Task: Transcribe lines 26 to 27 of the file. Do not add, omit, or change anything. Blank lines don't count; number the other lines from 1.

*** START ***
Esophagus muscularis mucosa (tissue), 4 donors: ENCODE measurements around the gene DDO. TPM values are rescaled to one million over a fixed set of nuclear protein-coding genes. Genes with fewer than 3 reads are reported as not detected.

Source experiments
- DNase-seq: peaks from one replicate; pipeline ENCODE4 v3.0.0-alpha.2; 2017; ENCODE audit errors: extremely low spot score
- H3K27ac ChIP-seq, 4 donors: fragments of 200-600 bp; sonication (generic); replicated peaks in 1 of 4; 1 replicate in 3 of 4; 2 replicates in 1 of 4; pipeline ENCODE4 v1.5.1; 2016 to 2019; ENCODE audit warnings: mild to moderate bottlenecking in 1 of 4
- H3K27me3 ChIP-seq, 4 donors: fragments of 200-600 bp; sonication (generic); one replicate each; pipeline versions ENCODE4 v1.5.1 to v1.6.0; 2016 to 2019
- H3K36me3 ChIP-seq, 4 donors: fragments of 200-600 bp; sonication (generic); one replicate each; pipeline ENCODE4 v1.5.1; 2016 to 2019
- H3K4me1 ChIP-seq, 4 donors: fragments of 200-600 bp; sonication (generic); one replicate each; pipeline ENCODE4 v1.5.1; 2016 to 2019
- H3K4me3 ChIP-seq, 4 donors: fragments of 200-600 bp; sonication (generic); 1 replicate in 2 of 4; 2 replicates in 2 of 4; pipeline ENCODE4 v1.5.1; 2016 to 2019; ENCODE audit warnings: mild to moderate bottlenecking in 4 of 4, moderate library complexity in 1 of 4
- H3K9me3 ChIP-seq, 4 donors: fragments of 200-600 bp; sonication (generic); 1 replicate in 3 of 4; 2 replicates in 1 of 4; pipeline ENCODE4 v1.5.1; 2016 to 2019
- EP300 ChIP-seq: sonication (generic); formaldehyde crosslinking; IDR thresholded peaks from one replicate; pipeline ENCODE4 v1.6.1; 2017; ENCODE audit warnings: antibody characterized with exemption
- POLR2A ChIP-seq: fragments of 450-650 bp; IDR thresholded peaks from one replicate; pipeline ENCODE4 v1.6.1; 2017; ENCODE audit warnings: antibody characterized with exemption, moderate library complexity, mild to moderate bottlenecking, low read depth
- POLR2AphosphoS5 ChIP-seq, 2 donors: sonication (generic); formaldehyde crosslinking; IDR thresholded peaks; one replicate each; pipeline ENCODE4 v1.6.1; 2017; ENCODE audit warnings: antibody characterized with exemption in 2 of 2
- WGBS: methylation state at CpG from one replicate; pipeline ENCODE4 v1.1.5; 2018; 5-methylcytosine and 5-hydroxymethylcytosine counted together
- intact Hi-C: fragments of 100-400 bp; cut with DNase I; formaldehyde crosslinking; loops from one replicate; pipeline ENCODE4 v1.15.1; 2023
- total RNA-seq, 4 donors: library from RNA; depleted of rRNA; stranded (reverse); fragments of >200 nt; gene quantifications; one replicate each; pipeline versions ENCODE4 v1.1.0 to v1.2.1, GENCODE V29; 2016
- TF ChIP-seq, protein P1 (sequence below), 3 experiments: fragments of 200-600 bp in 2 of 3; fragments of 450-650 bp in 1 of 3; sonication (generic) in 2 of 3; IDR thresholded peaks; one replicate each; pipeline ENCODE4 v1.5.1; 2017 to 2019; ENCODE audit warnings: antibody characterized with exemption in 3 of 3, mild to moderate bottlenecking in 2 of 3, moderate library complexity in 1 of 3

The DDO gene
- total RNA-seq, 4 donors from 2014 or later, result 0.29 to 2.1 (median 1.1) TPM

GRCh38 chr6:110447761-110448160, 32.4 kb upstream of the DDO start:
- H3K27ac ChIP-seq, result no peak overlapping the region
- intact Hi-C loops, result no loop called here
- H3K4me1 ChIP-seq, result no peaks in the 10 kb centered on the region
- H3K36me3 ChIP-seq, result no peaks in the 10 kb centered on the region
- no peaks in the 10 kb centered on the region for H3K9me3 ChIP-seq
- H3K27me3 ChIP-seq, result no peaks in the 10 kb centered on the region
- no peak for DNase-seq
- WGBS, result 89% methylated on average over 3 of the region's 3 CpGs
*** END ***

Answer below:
- no peak for DNase-seq
- WGBS, result 89% methylated on average over 3 of the region's 3 CpGs